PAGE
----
Being older has its advantages. Driving. Staying up late. Watching Rated R movies. Alcohol (the libation created specifically for family gatherings). The ability to say "no". Sadly I believe I've let the disadvantages ruin the joy that still remains in life.
I'm trying. I really am. I'm telling myself that it's worth it. The tradition. The pretending (in spite of the knowledge of things you wish you hadn't found out about and now it just looms in the future like a giant cloud that will rain suck throughout the coming year, and decade) that you're happy and normal and comfortable. For the kids, I tell myself. For the kids. But I'm older. And things change. That fuzzy warm excitement, that literal magic I used to feel for Christmas has been laid waste to the truth that comes with aging. The stress of family drama. The stress of shopping, of spending money, of finding that fleeting amount of time to think about the real, truth, honest meaning of Christmas — Christ's birth. But it's lost behind the truth that comes with being human, with getting older. Things are never as simple or easy as it once was; and never will be (on this earth) again.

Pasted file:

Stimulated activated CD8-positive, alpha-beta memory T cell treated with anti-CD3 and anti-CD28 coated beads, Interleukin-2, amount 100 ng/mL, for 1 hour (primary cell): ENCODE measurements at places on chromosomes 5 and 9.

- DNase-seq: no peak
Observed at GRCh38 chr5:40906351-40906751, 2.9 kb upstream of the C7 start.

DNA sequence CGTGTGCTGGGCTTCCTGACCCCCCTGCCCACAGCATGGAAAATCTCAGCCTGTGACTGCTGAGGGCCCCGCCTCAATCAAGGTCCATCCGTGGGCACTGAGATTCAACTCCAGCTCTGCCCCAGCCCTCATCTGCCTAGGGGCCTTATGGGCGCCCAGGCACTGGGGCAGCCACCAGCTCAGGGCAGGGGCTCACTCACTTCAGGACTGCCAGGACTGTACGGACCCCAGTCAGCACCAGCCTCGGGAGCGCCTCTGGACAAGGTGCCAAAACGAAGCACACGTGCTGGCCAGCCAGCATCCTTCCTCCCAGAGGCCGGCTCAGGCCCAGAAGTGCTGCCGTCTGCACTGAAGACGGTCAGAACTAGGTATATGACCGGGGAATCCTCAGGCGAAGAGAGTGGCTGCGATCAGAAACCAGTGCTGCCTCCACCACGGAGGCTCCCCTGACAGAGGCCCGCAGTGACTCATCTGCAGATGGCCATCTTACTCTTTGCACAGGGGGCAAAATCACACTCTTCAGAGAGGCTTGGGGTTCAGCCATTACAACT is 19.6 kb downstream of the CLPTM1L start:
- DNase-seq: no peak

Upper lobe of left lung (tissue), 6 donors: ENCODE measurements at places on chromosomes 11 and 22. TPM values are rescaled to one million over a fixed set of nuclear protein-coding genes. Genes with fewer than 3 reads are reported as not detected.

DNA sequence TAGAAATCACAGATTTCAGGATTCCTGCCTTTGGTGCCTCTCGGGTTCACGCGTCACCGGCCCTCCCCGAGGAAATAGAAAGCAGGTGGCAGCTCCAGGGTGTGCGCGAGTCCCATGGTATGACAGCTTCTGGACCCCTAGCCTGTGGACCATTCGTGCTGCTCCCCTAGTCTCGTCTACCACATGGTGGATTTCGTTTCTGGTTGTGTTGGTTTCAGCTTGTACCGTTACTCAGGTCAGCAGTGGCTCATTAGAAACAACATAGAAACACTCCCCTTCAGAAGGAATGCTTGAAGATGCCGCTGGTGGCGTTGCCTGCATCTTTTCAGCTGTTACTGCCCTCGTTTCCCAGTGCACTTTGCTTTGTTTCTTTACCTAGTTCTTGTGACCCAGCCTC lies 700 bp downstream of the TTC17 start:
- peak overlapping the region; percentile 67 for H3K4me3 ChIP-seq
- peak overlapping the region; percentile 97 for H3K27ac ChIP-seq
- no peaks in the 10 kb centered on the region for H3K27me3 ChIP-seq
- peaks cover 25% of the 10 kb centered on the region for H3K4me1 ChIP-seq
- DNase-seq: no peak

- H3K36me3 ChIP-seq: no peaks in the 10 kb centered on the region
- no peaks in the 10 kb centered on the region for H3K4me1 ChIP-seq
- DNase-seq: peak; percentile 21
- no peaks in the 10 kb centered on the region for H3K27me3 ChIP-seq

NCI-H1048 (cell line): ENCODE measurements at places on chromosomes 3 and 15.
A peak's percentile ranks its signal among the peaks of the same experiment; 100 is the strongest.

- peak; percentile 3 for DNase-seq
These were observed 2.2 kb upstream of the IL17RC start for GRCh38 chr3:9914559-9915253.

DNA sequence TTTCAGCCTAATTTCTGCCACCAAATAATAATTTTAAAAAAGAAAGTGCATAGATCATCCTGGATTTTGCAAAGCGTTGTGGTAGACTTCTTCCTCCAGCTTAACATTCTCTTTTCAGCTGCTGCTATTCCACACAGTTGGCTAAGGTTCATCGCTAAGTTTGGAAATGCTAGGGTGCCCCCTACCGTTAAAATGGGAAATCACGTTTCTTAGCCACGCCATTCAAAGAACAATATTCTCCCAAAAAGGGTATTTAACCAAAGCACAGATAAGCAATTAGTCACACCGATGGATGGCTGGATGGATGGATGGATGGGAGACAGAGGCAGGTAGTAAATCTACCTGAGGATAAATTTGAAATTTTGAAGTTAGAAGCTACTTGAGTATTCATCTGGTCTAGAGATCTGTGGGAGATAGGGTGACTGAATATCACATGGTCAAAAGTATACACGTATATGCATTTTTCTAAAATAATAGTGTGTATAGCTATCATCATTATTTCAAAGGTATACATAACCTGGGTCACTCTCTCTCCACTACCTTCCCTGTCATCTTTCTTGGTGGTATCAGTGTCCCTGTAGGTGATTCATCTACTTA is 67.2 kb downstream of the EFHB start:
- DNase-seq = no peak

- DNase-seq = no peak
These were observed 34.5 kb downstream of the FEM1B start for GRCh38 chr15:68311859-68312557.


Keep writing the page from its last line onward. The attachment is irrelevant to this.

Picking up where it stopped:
But that doesn't, or shouldn't, excuse me from attempting to find that smile. That all to rare glimmer of hope that comes from your children. What they see. What they experience. What they wish for in the world and in their small worlds. The hurt. The sadness. The dysfunction. The pretending has to be worth it for the fact that life isn't only one thing. Isn't only one way. It's not all bad. It's not all pointless. It's not all hopeless. Because of that one thing — that one thing this entire day is about.
I keep telling myself, for the kids, its worth it for the kids. So in spite of my gloom, my stress, my disgruntled old man ways, I truly wish for each of you to have a marvelous Christmas holiday time.
Merry Christmas friends.